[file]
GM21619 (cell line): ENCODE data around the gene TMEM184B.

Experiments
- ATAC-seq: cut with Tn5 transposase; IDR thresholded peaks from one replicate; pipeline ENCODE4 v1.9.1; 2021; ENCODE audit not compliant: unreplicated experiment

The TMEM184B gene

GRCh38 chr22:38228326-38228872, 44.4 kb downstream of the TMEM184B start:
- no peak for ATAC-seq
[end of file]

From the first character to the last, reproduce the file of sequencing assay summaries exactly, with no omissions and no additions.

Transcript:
GM21619 (cell line): ENCODE data around the gene TMEM184B.

Experiments
- ATAC-seq: cut with Tn5 transposase; IDR thresholded peaks from one replicate; pipeline ENCODE4 v1.9.1; 2021; ENCODE audit not compliant: unreplicated experiment

The TMEM184B gene

GRCh38 chr22:38228326-38228872, 44.4 kb downstream of the TMEM184B start:
- no peak for ATAC-seq